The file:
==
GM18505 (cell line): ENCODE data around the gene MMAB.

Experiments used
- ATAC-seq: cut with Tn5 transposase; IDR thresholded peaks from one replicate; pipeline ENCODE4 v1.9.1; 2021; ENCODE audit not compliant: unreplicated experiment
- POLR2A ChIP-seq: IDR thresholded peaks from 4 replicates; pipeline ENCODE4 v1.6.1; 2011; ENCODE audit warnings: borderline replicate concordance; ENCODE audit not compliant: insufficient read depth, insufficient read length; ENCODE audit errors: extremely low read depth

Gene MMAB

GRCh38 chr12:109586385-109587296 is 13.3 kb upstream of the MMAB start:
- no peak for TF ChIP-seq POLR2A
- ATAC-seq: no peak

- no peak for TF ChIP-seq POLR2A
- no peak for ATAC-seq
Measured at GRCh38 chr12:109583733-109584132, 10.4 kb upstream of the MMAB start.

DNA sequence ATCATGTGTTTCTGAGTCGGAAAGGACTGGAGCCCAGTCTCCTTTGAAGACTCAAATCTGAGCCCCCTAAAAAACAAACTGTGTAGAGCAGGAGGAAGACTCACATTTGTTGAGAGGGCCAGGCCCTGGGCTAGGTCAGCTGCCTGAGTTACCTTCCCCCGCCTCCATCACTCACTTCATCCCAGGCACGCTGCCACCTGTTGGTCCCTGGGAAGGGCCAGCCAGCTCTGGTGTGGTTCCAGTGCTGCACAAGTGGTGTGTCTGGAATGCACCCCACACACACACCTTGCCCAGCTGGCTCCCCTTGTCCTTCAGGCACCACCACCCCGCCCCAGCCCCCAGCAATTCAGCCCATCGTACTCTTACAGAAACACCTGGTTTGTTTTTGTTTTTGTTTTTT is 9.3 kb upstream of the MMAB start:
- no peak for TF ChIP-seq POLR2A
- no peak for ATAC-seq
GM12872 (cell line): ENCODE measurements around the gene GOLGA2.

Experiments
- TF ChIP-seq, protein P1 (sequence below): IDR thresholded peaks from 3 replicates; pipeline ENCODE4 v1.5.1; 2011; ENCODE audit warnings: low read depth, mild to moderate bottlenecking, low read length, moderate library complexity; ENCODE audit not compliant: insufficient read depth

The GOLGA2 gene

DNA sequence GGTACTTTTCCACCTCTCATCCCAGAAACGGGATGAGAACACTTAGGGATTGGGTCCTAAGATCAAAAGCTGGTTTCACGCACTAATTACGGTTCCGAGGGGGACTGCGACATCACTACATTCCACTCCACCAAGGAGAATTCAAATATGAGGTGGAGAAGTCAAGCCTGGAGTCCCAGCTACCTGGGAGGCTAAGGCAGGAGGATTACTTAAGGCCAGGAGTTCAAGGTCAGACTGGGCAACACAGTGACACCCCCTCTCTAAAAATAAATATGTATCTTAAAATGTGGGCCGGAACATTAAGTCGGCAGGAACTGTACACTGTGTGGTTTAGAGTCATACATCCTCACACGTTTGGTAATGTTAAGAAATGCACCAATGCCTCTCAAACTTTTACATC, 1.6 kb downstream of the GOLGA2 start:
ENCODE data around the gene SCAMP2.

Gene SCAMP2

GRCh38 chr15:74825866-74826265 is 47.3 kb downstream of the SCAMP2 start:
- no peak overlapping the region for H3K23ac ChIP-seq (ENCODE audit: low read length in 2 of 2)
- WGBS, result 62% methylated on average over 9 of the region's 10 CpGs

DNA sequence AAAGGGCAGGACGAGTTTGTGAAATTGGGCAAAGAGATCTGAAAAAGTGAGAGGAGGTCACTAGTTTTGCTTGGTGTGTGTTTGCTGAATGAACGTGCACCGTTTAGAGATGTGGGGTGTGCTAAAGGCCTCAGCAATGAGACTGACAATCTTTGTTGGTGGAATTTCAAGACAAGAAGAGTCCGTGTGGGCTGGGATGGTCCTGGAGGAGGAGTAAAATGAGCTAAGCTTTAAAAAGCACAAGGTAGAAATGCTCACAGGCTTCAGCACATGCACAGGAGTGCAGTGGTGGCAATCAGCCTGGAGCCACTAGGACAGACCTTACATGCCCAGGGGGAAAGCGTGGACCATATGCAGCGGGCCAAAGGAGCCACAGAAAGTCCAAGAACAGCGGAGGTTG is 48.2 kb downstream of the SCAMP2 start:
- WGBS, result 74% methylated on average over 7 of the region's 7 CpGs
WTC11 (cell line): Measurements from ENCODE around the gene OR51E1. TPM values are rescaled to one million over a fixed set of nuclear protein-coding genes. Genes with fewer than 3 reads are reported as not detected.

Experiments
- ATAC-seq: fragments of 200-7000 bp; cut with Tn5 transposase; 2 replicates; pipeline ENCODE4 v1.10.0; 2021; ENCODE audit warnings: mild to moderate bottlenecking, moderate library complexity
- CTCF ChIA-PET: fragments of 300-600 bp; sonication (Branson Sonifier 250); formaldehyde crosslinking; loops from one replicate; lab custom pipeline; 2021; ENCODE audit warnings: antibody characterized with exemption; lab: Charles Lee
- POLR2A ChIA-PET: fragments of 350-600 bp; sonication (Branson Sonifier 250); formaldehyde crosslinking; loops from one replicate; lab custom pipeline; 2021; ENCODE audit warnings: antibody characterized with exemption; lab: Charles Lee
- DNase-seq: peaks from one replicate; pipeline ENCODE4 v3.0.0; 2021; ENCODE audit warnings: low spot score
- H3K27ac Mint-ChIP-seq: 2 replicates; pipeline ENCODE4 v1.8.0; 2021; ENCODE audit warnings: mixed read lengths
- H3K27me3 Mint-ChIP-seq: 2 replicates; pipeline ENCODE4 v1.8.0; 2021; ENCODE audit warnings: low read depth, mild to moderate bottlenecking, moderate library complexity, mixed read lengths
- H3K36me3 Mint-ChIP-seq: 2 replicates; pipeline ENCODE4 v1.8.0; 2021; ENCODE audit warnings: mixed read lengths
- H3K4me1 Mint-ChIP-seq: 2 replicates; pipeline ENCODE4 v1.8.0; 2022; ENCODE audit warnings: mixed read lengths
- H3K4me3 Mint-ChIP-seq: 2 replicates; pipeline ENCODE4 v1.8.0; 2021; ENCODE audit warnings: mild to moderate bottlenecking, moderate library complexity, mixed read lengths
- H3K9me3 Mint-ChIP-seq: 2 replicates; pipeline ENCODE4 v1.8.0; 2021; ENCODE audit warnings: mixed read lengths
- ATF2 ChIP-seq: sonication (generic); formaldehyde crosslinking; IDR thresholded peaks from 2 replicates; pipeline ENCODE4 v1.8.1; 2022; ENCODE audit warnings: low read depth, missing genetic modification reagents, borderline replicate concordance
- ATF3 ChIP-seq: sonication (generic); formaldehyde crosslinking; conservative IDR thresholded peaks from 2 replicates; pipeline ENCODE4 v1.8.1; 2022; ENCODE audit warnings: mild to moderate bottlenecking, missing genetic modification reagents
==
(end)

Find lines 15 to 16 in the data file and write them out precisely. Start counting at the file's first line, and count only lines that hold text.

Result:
GM12872 (cell line): ENCODE measurements around the gene GOLGA2.

Experiments